“On the one hand, I see the tendency to move away from autonomous hosted travel, and on this side, I tell myself that there are all indications that there is always an incredible appetite for it. So we will continue to move forward in both directions. “


For now, producers are still at the heart of the travel restrictions. Tenaglia says ZPZ is “hyper focused” on finding viable locations without compromising creation.

“It suddenly becomes the change of your priority – where can we go to execute what we want to accomplish? ” she says.

In March of last year Andrew Zimmern, chief, TV personality and CEO of Intuitive Content (MSNBC’s What eats america), saw an opportunity to delve deeper into local storytelling.

“The first thing we did was sell our partners regional trips,” he says, noting that some of prodco’s top-rated programs have seen the filmmaker and host explore places such as Boston and the Minnesota State Fair. “What matters is not the distance traveled. What matters are the stories.

With this in mind, the company was able to bank a digital series and two different projects – Zoe cooks and Family dinner (photo below) – for Chip and Joanna Gaines soon to be launched Magnolia Network.

family dinners1_109 (1)

“I can’t wait to go and travel 10,000 miles to shoot an episode, but the real thing is being able to quantitatively prove to our buyers that there are a million travel stories that can be told closer to home. Hopefully now that things open up and we look four or five, six months down the line, I think we’re going to be off again soon to tell stories from all over the world.

And as growers travel to faraway destinations, or even neighboring communities over the coming months, they will be faced with an evolving set of responsibilities.

Coming out of last year, during which calls for the unscripted industry to address racial inequality issues escalated, Zimmern says producers have an obligation to pass the mic.

“The evolution of food and travel programming was already on the table for anyone to see before COVID,” he says. “The job of experts like me when we are in the field is to help uncover these stories and let these stories be told without a stranger, without an American traveler, giving them a blessing.

“We now have an obligation to tell these stories, to empower those whose voices have not been heard – not just in our national storytelling, but also in our international storytelling. “

Gamm says this obligation also extends to the team working on the project.

“It’s really important that we have a diversity of people on the project. We are a large network and it is important for us to be very inclusive and to include many different points of view… We are always on the lookout for diverse talent on all of our shows.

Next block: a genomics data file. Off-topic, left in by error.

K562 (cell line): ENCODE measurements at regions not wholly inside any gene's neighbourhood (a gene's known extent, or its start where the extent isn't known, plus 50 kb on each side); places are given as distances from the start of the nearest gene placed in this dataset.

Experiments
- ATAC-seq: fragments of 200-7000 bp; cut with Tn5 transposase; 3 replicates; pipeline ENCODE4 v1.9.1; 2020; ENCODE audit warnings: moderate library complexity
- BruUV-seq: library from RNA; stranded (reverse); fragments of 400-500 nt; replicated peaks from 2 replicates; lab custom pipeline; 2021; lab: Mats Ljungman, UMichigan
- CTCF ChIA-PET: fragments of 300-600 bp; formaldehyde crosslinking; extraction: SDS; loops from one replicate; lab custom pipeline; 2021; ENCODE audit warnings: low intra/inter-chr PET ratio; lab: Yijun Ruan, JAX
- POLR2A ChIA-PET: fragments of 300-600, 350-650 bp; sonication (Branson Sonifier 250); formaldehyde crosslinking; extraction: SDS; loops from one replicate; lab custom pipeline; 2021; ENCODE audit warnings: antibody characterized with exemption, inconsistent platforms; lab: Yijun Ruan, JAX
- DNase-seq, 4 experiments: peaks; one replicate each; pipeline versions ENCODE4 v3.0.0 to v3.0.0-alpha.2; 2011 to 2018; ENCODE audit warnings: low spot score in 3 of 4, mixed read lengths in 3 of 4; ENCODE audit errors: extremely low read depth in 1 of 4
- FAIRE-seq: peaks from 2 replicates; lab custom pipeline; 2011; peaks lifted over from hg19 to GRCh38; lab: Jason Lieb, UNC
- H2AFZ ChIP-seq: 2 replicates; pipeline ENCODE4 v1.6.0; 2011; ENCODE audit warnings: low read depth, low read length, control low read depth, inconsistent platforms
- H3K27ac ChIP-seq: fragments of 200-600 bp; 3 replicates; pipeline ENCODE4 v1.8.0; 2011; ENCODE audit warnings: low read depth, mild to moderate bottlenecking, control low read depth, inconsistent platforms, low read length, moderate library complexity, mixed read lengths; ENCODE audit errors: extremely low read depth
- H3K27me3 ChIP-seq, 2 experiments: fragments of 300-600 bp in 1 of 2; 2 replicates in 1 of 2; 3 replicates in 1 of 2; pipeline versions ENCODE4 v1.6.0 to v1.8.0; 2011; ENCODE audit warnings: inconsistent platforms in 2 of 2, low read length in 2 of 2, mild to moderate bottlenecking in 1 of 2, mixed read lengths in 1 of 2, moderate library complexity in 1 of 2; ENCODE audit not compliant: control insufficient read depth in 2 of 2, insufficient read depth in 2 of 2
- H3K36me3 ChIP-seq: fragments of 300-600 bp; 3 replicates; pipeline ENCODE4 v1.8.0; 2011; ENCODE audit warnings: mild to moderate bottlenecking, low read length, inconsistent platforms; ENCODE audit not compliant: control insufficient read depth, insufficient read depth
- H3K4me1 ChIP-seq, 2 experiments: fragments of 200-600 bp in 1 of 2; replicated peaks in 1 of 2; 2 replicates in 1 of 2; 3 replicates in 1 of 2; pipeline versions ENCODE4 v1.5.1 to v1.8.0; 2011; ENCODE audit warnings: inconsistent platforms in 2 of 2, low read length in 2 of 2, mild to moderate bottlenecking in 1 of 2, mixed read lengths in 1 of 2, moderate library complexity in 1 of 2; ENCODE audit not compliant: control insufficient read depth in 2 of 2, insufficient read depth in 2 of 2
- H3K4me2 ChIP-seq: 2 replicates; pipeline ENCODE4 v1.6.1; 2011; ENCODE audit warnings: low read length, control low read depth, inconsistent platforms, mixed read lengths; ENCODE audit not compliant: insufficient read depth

For producers, the past year has been an opportunity to develop new concepts. These projects may soon see the light of day as travel becomes, for some parts of the world, a little easier.

“There’s so much in the pipeline over the past year that is travel-based,” Zimmern says. “It’s going to take a while for this to catch up… I think the buying market is going to increase and I would encourage buyers to remember that this is an explosive category. We have seen that Q4 ’21 trips are already on the verge of overtaking Q4 2019 trip numbers – consumers are booking trips like crazy for this time frame. They will want to see the places they are going.

Gamm says the CNN Original Series team has a few travel shows in development and two series in production.

“They approach the trip a little differently,” he says. “We have one which is a natural history travel show that we are reviewing that is in production and has not yet been announced. And then we have another show on food travel that we’re about to start producing from a very different point of view than Stanley Tucci’s. “

As ZPZ approaches two decades of activity, Tenaglia finds ways to reinvent the genre. She says the company’s next CNN series Nomad with Carlton McCoy, run by the sommelier, entrepreneur and CEO and who uses wine as an entry point to examine culture, is one example.

“We’re still trying to crack the egg we’ve already made,” she says. “We did it, even in format, with our [PBS] series of The spirit of a chef, where we used a lot of multimedia and we used animation and different ways of telling a story… We have a concept called “Food in Fisticuffs”, it has a scripted element built into a travel concept. It’s actually something that we were working on with Anthony Bourdain years ago that really turned him on.

“It’s like, how do we take the genre and constantly try to redefine it? … We try to play with the visual construction of travel television, and how we as a business are breaking what we are doing. were doing it before and creating something that, once again, feels genre defining. It is always a priority for us. It is an exciting challenge for us. Hope we can surprise the audience in the future.